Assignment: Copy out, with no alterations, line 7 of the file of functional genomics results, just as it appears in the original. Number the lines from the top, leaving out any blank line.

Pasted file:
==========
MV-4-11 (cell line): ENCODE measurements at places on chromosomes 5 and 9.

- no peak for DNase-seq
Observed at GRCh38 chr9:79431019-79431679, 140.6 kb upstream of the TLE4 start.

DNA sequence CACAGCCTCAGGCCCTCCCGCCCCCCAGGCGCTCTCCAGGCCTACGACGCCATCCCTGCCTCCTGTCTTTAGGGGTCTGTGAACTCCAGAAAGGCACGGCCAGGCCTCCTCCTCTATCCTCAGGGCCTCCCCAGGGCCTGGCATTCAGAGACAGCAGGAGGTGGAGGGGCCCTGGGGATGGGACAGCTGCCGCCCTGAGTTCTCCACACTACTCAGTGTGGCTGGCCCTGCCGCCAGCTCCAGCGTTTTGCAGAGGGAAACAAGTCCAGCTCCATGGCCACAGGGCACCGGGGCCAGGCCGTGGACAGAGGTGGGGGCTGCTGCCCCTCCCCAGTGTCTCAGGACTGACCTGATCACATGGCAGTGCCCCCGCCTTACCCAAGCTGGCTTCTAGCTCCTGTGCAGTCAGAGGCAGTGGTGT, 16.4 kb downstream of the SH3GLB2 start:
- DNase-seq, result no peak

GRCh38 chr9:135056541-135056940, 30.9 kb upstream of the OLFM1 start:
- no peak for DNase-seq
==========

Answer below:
- no peak for DNase-seq